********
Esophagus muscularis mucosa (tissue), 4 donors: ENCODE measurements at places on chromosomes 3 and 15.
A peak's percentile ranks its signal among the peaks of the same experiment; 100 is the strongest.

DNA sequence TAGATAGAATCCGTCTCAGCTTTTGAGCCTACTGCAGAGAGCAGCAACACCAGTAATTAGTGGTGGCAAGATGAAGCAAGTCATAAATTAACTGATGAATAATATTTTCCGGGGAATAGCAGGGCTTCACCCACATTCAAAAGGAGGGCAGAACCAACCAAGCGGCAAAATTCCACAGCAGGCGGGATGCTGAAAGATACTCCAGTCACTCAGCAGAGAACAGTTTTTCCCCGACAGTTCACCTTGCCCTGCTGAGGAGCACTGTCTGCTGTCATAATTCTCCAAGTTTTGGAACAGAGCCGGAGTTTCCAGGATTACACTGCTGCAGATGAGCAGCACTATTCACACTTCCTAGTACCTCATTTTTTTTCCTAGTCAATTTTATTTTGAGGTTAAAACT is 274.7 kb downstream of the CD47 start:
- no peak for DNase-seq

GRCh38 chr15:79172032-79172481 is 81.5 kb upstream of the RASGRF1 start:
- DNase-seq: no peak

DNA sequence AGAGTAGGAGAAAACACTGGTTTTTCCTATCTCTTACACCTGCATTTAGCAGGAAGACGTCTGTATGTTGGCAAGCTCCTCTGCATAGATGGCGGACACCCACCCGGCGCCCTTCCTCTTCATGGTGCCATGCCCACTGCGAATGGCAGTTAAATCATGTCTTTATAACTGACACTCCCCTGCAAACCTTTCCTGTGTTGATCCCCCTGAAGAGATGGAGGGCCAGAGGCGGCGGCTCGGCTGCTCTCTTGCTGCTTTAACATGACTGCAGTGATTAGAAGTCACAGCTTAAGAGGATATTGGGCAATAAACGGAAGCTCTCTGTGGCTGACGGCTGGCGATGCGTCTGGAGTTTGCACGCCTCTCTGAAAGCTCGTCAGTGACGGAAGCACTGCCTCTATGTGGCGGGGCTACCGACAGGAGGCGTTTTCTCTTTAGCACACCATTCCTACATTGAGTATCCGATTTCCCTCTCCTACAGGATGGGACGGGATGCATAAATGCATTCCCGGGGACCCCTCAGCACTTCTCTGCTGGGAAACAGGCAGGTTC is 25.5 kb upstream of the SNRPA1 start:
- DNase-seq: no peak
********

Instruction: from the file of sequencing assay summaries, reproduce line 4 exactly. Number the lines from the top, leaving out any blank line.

- no peak for DNase-seq